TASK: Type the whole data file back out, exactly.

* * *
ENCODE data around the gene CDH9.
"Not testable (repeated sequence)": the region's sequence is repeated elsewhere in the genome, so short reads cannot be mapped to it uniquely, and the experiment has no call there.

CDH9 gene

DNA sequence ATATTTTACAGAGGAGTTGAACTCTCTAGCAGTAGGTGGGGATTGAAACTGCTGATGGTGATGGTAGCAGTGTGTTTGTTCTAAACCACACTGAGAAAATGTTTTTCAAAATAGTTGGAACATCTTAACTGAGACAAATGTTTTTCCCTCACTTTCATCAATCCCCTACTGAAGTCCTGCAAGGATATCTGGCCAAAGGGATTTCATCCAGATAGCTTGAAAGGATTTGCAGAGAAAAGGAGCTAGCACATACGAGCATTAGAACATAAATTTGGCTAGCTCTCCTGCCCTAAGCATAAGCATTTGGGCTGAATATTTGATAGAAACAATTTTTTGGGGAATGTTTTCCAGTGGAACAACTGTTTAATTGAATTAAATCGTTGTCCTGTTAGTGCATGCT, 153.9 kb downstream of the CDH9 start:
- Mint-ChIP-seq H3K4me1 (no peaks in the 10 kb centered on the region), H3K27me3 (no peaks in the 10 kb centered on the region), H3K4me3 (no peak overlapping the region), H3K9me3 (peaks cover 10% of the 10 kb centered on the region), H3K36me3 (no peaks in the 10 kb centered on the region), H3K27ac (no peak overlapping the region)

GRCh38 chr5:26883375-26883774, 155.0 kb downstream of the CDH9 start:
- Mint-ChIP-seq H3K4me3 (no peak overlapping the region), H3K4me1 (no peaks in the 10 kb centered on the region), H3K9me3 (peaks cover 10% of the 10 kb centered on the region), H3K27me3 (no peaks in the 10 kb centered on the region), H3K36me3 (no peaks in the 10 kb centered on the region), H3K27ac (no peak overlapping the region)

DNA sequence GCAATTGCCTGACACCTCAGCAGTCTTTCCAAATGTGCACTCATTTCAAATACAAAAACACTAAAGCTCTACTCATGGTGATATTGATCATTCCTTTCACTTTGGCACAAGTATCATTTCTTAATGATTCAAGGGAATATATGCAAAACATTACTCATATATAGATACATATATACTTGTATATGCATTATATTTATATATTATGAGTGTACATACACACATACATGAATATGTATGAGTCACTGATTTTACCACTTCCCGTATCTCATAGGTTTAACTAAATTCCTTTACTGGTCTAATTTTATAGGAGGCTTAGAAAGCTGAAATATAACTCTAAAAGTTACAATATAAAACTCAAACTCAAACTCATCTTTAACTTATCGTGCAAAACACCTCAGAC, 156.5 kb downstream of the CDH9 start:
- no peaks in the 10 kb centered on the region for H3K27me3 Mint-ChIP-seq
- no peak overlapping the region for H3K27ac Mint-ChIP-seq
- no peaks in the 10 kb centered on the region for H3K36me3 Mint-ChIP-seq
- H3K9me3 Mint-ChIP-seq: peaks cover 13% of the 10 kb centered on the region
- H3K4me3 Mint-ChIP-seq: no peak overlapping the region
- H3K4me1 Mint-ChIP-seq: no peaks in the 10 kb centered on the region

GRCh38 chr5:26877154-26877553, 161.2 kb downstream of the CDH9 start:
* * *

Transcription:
ENCODE data around the gene CDH9.
"Not testable (repeated sequence)": the region's sequence is repeated elsewhere in the genome, so short reads cannot be mapped to it uniquely, and the experiment has no call there.

CDH9 gene

DNA sequence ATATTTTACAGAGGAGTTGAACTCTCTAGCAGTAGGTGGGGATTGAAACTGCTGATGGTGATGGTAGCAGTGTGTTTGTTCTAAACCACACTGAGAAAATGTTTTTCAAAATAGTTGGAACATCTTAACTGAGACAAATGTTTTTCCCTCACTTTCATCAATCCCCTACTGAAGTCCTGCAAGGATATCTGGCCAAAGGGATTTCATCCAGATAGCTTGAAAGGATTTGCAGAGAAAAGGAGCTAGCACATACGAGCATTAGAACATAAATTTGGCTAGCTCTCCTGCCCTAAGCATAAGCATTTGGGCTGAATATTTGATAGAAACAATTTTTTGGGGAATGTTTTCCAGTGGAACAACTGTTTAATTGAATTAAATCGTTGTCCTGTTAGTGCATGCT, 153.9 kb downstream of the CDH9 start:
- Mint-ChIP-seq H3K4me1 (no peaks in the 10 kb centered on the region), H3K27me3 (no peaks in the 10 kb centered on the region), H3K4me3 (no peak overlapping the region), H3K9me3 (peaks cover 10% of the 10 kb centered on the region), H3K36me3 (no peaks in the 10 kb centered on the region), H3K27ac (no peak overlapping the region)

GRCh38 chr5:26883375-26883774, 155.0 kb downstream of the CDH9 start:
- Mint-ChIP-seq H3K4me3 (no peak overlapping the region), H3K4me1 (no peaks in the 10 kb centered on the region), H3K9me3 (peaks cover 10% of the 10 kb centered on the region), H3K27me3 (no peaks in the 10 kb centered on the region), H3K36me3 (no peaks in the 10 kb centered on the region), H3K27ac (no peak overlapping the region)

DNA sequence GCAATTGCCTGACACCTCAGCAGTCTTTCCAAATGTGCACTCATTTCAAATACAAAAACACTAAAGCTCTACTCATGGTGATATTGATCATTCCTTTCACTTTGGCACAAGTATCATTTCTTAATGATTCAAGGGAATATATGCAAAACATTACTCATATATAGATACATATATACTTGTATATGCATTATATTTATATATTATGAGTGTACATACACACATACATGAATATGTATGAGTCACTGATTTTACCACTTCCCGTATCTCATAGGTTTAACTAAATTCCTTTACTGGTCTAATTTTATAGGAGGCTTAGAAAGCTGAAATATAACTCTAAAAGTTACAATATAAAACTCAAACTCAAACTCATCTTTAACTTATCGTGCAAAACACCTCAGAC, 156.5 kb downstream of the CDH9 start:
- no peaks in the 10 kb centered on the region for H3K27me3 Mint-ChIP-seq
- no peak overlapping the region for H3K27ac Mint-ChIP-seq
- no peaks in the 10 kb centered on the region for H3K36me3 Mint-ChIP-seq
- H3K9me3 Mint-ChIP-seq: peaks cover 13% of the 10 kb centered on the region
- H3K4me3 Mint-ChIP-seq: no peak overlapping the region
- H3K4me1 Mint-ChIP-seq: no peaks in the 10 kb centered on the region

GRCh38 chr5:26877154-26877553, 161.2 kb downstream of the CDH9 start: